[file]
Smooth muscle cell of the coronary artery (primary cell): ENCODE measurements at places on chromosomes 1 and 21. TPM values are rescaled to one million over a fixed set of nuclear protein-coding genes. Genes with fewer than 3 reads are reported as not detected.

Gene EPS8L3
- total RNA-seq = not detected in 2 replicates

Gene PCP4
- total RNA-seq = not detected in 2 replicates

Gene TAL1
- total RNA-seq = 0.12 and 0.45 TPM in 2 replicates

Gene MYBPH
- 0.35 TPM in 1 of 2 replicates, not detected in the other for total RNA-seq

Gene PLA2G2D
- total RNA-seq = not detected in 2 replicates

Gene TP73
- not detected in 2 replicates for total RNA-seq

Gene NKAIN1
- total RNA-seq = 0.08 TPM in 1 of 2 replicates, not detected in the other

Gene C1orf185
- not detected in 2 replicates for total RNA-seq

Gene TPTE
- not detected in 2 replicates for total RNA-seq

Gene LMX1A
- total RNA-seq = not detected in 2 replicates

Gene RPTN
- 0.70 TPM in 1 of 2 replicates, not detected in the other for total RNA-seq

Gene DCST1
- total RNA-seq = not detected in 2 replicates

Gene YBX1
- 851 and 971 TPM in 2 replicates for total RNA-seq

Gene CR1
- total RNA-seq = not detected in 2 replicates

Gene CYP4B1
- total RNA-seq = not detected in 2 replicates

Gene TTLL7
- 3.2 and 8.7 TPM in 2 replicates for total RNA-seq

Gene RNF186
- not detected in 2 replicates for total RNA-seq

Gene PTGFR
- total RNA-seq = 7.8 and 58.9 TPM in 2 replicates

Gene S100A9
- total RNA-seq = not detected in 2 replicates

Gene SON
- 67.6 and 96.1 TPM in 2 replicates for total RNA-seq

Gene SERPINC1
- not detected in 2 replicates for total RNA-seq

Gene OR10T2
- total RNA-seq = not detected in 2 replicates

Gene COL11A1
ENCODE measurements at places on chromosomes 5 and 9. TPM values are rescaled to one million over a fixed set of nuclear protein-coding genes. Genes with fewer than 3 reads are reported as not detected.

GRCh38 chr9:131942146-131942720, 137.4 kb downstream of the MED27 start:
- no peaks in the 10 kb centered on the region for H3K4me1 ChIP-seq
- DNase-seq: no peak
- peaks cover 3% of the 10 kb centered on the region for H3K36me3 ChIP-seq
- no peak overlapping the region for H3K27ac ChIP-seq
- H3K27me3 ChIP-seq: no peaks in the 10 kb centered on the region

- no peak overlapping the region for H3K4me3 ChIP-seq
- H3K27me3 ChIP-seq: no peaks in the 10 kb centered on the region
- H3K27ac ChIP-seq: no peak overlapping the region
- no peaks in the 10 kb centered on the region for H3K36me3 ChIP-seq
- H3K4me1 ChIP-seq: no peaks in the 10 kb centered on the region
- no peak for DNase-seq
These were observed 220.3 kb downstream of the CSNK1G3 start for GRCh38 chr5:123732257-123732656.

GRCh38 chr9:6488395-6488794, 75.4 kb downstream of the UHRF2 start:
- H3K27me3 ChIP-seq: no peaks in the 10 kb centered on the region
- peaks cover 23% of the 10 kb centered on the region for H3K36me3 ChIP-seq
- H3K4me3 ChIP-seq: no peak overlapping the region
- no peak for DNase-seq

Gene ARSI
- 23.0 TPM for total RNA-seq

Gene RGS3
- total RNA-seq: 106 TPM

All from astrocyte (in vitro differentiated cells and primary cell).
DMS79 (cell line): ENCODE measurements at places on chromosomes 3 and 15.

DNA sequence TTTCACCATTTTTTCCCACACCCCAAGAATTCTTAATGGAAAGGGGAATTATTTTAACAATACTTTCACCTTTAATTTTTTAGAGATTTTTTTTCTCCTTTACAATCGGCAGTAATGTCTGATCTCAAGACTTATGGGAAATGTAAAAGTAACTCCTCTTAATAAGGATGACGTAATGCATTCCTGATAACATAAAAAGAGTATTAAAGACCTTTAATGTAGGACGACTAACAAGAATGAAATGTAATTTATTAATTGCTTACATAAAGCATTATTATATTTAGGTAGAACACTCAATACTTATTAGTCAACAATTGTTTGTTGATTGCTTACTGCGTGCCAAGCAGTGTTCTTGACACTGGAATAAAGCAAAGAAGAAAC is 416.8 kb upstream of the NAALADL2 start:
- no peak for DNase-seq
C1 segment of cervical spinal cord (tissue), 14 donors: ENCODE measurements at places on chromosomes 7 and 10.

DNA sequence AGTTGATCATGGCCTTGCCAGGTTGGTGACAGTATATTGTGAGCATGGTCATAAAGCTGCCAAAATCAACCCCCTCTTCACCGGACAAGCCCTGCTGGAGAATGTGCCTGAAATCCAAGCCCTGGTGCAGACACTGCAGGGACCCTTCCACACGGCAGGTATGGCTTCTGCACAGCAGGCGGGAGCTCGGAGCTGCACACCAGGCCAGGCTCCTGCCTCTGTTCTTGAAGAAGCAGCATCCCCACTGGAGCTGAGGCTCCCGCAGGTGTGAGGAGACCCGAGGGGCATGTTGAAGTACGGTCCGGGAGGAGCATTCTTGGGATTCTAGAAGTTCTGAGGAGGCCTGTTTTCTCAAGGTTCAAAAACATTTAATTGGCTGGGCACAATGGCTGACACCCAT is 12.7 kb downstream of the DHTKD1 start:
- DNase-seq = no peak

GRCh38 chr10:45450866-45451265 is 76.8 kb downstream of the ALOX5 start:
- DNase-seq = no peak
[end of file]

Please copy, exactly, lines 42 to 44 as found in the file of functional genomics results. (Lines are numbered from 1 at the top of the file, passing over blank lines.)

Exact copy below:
Gene SERPINC1
- not detected in 2 replicates for total RNA-seq

Gene OR10T2